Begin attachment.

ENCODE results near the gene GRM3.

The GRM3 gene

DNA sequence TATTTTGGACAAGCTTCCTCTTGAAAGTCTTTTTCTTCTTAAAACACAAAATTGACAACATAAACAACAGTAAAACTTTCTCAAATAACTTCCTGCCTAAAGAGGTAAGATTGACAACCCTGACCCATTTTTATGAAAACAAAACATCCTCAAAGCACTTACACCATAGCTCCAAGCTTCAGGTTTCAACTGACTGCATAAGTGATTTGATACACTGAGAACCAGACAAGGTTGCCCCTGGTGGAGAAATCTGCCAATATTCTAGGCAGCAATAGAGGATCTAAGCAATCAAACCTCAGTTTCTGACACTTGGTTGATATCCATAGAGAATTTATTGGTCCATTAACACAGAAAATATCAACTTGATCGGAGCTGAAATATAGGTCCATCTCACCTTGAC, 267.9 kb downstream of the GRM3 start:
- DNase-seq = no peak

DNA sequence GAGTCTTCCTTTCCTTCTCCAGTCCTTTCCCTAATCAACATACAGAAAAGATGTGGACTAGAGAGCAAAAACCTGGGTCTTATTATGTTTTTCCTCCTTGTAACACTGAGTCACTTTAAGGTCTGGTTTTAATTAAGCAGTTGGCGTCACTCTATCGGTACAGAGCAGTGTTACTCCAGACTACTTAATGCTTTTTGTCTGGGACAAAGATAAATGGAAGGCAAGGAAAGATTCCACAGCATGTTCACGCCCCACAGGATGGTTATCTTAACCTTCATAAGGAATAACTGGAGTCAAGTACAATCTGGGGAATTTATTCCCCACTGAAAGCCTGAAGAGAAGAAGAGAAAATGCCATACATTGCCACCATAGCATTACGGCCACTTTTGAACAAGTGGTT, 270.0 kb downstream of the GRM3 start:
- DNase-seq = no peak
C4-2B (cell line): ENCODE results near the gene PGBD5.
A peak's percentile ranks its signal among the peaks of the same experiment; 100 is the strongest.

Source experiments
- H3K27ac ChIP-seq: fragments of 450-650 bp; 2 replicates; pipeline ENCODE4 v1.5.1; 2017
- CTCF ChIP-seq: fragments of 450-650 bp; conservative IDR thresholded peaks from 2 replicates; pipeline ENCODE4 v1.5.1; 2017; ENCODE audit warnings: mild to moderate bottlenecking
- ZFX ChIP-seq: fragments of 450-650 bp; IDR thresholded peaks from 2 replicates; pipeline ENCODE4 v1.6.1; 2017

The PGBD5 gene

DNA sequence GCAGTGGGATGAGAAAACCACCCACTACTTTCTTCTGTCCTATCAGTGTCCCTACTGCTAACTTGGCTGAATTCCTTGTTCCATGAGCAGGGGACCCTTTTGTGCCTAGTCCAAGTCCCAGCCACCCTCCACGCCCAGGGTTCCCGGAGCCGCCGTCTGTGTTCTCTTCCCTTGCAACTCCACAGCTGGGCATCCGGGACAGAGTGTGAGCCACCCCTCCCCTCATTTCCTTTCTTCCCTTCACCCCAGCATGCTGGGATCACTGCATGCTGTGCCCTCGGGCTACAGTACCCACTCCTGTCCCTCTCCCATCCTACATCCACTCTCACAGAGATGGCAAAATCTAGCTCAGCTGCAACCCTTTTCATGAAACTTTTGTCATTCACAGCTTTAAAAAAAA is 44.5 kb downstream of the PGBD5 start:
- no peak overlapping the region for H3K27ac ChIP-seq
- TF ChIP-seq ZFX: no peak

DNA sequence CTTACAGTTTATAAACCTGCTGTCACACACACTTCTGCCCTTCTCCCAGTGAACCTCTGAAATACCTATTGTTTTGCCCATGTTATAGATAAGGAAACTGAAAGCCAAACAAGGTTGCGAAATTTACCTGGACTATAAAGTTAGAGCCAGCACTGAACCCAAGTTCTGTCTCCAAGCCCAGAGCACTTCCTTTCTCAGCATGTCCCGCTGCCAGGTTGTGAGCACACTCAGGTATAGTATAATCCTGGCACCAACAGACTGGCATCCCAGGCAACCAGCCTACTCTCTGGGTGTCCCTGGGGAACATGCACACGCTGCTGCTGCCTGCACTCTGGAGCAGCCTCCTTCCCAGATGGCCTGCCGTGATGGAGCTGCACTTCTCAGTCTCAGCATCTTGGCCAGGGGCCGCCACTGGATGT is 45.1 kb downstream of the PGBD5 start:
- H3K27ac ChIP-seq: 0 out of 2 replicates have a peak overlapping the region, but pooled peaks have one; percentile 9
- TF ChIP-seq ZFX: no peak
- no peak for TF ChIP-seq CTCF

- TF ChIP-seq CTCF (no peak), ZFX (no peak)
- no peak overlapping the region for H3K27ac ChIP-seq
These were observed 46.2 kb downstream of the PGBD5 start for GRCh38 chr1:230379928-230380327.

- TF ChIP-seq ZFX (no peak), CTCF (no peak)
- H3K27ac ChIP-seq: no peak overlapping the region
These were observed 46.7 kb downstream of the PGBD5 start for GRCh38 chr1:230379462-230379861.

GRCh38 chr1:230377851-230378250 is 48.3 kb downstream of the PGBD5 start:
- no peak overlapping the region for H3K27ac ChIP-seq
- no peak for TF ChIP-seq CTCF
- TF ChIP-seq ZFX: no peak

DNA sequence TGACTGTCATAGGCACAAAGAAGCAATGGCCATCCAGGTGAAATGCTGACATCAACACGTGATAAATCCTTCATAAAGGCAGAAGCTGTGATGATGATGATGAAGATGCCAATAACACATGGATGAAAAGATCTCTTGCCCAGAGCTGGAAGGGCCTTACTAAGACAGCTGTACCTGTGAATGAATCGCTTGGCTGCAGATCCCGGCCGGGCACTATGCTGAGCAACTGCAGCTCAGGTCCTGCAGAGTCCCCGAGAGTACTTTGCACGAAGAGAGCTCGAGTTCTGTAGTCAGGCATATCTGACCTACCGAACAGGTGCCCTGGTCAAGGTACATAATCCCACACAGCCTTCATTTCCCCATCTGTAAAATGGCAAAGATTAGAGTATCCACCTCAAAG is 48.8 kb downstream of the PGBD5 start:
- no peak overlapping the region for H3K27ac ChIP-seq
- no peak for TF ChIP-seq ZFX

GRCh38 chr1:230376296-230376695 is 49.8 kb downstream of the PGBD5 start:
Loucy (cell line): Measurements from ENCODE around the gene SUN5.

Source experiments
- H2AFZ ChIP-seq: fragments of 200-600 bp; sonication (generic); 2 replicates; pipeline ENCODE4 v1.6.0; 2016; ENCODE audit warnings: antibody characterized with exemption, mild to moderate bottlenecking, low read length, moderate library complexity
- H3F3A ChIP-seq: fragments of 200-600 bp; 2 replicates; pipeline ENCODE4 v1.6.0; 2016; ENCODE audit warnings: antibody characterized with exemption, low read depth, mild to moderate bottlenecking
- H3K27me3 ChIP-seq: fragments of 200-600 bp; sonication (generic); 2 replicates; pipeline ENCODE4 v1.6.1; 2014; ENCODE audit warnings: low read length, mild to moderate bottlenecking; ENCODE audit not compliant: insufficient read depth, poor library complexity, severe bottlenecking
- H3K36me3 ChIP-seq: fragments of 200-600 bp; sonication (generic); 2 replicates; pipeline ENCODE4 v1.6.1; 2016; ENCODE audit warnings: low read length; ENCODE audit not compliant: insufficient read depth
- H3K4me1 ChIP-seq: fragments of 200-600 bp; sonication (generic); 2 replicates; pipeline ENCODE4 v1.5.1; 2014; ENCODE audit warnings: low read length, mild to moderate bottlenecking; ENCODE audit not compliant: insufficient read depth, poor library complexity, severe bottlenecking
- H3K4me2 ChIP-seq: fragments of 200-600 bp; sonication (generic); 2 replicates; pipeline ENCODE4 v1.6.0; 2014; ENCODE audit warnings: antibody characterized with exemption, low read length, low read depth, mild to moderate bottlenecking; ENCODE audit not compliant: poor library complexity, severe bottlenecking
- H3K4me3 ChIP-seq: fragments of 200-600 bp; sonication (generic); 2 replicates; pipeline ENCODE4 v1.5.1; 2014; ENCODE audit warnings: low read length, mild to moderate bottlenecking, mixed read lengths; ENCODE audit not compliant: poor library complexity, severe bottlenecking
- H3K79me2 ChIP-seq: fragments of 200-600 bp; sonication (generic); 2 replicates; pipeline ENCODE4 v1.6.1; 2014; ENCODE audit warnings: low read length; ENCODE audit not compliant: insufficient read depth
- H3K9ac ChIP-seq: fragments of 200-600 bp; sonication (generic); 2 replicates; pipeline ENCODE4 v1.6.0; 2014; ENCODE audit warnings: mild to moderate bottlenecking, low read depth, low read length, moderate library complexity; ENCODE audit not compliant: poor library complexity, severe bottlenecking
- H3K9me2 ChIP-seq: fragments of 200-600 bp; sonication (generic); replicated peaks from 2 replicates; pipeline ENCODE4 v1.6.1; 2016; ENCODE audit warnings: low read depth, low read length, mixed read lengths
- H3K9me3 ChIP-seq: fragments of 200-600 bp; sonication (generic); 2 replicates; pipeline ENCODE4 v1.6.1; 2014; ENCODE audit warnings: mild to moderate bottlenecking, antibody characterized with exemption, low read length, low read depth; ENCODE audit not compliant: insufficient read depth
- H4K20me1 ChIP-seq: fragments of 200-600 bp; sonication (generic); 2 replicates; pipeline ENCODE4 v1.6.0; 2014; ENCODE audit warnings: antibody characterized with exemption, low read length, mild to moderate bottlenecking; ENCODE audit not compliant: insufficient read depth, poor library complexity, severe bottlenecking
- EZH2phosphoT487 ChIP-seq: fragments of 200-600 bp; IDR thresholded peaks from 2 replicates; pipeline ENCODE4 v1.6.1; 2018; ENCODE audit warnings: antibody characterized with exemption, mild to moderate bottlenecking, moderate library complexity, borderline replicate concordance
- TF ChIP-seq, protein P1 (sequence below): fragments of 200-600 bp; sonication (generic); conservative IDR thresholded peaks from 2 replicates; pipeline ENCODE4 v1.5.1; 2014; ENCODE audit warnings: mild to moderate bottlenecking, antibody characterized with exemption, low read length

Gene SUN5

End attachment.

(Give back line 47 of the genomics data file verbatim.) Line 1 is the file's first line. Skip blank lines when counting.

- H3K9me3 ChIP-seq: fragments of 200-600 bp; sonication (generic); 2 replicates; pipeline ENCODE4 v1.6.1; 2014; ENCODE audit warnings: mild to moderate bottlenecking, antibody characterized with exemption, low read length, low read depth; ENCODE audit not compliant: insufficient read depth